Guam Judges Continue To Recuse Themselves From Hearing Clergy Abuse Cases

Local judges' close familiar, business ties could give appearance of partiality

By Haidee V Eugenio

HAGÅTÑA, Guam (Pacific Daily News, April 1, 2017) – Superior Court of Guam judges continue to recuse themselves from hearing Catholic clergy sex abuse cases, now that the local court is seeing a second wave of filings.

As of March 30, local judges have filed 89 disqualification memos to avoid doubts about their partiality.

The first wave of former altar boys filed their lawsuits in the Superior Court of Guam as early as Nov. 1, 2016, but started moving their cases to the U.S. District Court of Guam in January.

Local court judges said they have familial or business ties to either the plaintiffs or the defendants, court documents show.

But since March 9, the local court started seeing new cases.

Clynt Ridgell, director of Policy Planning and Community Relations at the Judiciary of Guam, said in a case in which all Superior Court judges have been disqualified, the presiding judge will send a request to the chief justice to assign a judge pro-tempore.

Ridgell said both Magistrate Judge Alberto E. Tolentino and Magistrate Judge Benjamin Sison could be assigned as substitute judges.

“If they were to recuse themselves, then the chief justice can assign a judge pro-tempore from outside of the Superior Court of Guam,” Ridgell said.

A review of disqualification memos filed between Nov. 10, 2016 and March 30, 2017 shows Guam’s trial court judges have already recused themselves from hearing anywhere between two and 14 clergy abuse cases.

New recusals

Superior Court of Guam Presiding Judge Alberto Lamorena III, Judge Vernon Perez, Judge Arthur Barcinas and Judge Elyze Iriarte recused themselves anew from hearing two clergy sex abuse lawsuits, filed in March.

Four other judges also filed disqualification notices in the first wave of cases.

Lamorena has filed 14 disqualification notices, the latest one was on March 21, in the clergy abuse case filed by former altar boy Anthony Flores. Flores said former priest Louis Brouillard, who was also his scout master in the Boy Scouts of America, sexually abused him in the late 1970s.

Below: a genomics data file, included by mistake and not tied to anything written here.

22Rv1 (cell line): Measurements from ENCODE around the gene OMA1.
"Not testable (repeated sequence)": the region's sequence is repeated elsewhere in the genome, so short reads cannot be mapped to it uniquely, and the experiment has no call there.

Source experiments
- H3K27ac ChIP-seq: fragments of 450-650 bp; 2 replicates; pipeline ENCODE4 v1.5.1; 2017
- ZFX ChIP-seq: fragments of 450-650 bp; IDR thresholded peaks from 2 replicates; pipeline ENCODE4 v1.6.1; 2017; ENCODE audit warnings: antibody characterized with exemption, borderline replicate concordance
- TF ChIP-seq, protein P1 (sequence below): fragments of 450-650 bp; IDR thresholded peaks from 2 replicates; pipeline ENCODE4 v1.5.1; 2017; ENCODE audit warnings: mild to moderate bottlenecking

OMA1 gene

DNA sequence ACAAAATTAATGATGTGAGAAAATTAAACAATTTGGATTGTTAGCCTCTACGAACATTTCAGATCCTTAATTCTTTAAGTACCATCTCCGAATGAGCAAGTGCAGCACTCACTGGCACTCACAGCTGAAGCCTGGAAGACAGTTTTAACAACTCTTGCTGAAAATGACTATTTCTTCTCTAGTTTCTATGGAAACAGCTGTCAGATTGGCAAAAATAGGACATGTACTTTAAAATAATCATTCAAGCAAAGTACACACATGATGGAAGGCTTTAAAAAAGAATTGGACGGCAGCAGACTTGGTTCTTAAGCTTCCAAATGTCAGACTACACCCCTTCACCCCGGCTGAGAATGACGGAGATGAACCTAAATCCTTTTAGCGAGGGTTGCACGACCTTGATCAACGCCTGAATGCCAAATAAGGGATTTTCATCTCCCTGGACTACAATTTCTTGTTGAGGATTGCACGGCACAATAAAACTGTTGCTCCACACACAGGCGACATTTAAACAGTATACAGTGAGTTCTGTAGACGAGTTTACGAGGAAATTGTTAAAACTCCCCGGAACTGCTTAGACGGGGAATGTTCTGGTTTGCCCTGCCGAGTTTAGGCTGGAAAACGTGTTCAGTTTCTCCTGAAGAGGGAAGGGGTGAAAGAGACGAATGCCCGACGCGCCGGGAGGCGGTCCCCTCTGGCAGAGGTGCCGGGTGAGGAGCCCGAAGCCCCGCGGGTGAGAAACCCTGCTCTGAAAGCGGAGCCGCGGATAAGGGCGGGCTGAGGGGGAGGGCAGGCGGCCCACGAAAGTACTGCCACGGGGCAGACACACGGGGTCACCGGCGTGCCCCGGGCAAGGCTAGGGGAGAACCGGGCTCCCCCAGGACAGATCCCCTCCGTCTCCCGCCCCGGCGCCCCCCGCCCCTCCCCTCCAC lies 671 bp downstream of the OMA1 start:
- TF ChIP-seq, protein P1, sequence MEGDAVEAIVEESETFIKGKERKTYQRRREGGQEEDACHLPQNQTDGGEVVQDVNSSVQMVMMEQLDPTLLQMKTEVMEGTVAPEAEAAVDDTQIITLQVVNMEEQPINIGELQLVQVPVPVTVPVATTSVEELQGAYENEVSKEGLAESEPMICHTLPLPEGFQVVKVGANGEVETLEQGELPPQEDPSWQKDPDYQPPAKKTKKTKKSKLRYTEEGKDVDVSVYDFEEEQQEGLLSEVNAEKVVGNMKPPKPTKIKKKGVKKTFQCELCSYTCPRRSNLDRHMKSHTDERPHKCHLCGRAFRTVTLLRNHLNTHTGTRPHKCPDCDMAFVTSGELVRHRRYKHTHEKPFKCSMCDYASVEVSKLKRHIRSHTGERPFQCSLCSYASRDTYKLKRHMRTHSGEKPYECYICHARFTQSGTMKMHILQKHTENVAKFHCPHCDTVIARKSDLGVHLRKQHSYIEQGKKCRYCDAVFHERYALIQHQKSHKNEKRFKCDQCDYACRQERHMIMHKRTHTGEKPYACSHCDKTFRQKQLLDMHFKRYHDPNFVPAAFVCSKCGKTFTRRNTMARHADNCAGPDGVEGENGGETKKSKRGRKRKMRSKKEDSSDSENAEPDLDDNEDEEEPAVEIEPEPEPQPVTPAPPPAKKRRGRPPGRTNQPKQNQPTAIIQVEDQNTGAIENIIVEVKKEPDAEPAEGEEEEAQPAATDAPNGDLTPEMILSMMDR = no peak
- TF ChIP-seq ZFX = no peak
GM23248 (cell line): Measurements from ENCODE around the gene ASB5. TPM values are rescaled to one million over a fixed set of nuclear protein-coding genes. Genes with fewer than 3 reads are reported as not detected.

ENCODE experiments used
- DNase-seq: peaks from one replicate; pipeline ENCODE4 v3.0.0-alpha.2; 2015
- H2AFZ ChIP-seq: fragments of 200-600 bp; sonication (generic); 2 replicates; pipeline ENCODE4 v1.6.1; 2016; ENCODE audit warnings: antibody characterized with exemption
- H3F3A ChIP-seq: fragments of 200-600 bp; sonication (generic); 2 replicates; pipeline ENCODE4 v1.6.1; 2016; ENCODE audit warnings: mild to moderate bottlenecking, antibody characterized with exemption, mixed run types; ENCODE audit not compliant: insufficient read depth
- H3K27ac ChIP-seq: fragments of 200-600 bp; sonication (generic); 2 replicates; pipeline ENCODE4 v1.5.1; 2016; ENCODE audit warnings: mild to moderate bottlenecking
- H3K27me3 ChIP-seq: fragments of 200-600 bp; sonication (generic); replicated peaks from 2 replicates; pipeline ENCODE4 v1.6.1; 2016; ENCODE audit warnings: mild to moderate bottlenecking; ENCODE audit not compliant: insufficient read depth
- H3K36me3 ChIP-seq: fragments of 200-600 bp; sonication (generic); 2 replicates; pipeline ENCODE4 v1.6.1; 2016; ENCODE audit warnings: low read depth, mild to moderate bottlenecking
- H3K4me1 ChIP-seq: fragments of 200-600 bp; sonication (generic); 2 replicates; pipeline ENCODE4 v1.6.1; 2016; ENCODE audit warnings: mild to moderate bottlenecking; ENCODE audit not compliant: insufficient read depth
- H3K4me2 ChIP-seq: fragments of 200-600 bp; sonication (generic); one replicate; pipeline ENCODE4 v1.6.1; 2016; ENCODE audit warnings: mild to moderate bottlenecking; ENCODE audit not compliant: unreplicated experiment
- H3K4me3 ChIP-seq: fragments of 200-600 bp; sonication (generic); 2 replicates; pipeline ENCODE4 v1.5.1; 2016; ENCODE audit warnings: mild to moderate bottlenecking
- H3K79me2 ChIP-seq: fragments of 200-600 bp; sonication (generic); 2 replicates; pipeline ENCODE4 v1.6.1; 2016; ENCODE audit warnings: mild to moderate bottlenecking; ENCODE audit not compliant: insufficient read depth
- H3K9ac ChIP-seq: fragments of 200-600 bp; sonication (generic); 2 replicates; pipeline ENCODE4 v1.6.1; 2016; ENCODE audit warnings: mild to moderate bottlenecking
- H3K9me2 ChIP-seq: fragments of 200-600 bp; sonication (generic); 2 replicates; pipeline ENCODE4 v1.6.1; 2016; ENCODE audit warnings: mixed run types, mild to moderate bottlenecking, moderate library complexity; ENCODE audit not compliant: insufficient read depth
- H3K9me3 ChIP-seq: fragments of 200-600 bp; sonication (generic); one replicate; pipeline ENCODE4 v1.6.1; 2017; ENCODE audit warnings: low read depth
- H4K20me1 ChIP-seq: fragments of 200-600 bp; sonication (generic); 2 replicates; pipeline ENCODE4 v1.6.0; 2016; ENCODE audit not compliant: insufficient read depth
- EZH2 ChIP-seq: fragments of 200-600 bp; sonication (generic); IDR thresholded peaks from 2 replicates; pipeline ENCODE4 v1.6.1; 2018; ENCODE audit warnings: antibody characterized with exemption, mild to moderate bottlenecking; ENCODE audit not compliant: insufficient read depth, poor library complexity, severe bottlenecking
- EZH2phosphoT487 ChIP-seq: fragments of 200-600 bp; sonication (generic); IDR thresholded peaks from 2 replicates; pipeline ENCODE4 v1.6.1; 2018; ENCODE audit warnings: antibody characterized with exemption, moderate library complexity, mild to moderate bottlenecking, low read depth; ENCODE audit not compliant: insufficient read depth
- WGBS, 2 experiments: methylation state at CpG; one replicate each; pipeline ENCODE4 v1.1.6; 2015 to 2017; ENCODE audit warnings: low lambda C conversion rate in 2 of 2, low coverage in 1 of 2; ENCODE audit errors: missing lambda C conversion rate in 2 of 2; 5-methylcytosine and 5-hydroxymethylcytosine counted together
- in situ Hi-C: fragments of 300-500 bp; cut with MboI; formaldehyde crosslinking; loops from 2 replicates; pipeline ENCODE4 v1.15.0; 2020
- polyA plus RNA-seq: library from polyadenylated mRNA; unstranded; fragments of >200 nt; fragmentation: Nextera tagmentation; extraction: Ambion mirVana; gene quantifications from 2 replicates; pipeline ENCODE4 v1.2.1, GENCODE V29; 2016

Lamorena said the potential involvement in the case of his first cousin and former Archdiocese of Agana chancellor, the Rev. Adrian Cristobal, may provoke speculation and doubt in a reasonable person regarding Lamorena's partiality as the assigned judge in the current matter. The Archdiocese of Agana is named defendant in Flores’ lawsuit.

“This close relationship also presents an appearance of bias, which warrants disqualification,” Lamorena said in his memo.

The presiding judge said his cousin, Cristobal, as chancellor of the archdiocese for many years, worked closely with various members of the clergy in coordinating the archdiocese’s activities.

Judge Barcinas, meanwhile, has filed seven disqualification notices, the latest was on March 20, involving the case filed by former altar boy Michael Chargualaf. Chargualaf's lawsuit says Brouillard sexually abused him on his first day as an altar boy around 1975. The sexual abuse continued when Chargualaf joined the Boy Scouts.

In his previous disqualification memos, Barcinas said his late uncle, Deacon Jeff Barcinas, appears to have been a secretarial staff to Archbishop Anthony S. Apuron during a potentially relevant period. Apuron is also facing multiple clergy sex abuse lawsuits and is undergoing a Vatican canonical penal trial.

Judge Iriarte said she is within the third degree of relationship with someone who personally knows and has interacted with Brouillard. The judge said this family member claims to have witnessed Brouillard engage in acts similar to those described in former altar boy Anthony Flores' complaint.

"Finally, prior to becoming a judge of the Superior Court of Guam, I counseled this family member on a potential claim concerning what this family member witnessed and experienced. For these reasons, my impartiality as a judge may reasonably be questioned, and I will disqualify myself from these proceedings," Iriarte said in her 12th disqualification memo.

As of March 30, Guam has 39 clergy sex abuse lawsuits, made possible by a law signed on Sept. 23, 2016 lifting the statute of limitations on civil cases alleging child sexual abuse. The law allows accusers to also sue the institutions they believe knew about and enabled the abuse.

Of these cases, 33 are in federal court, but 15 of them were originally filed in local court.

Pacific Daily News
Copyright © 2017 Guam Pacific Daily News. All Rights Reserved

Rate this article: 
No votes yet

Add new comment